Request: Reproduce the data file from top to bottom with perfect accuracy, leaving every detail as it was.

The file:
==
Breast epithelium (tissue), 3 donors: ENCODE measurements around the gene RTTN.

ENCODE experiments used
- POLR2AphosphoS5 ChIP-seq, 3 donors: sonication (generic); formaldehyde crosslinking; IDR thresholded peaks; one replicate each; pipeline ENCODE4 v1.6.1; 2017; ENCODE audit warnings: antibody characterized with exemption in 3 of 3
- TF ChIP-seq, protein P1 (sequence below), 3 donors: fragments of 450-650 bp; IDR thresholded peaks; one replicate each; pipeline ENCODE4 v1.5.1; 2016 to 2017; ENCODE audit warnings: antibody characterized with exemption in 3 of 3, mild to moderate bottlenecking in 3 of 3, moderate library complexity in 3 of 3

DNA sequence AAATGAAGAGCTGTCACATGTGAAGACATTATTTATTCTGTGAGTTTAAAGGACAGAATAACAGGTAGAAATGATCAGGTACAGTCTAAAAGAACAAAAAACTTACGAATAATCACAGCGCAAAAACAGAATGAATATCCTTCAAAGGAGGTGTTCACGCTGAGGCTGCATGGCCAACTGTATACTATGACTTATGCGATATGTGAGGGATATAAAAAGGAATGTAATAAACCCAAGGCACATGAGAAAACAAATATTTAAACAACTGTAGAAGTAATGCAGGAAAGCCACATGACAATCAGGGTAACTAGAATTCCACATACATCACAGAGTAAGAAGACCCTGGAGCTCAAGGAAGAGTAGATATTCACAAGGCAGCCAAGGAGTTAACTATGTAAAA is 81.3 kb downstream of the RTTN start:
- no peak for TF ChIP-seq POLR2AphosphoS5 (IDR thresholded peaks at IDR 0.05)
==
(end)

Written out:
Breast epithelium (tissue), 3 donors: ENCODE measurements around the gene RTTN.

ENCODE experiments used
- POLR2AphosphoS5 ChIP-seq, 3 donors: sonication (generic); formaldehyde crosslinking; IDR thresholded peaks; one replicate each; pipeline ENCODE4 v1.6.1; 2017; ENCODE audit warnings: antibody characterized with exemption in 3 of 3
- TF ChIP-seq, protein P1 (sequence below), 3 donors: fragments of 450-650 bp; IDR thresholded peaks; one replicate each; pipeline ENCODE4 v1.5.1; 2016 to 2017; ENCODE audit warnings: antibody characterized with exemption in 3 of 3, mild to moderate bottlenecking in 3 of 3, moderate library complexity in 3 of 3

DNA sequence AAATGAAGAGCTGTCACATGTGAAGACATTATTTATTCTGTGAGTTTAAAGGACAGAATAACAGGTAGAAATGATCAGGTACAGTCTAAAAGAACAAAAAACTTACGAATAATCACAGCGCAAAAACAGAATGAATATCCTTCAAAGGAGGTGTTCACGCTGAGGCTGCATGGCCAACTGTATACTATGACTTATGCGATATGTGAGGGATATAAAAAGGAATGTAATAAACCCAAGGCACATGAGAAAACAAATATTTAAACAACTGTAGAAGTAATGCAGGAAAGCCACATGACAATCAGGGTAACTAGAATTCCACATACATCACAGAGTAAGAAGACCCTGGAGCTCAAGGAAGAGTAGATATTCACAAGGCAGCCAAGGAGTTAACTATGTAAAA is 81.3 kb downstream of the RTTN start:
- no peak for TF ChIP-seq POLR2AphosphoS5 (IDR thresholded peaks at IDR 0.05)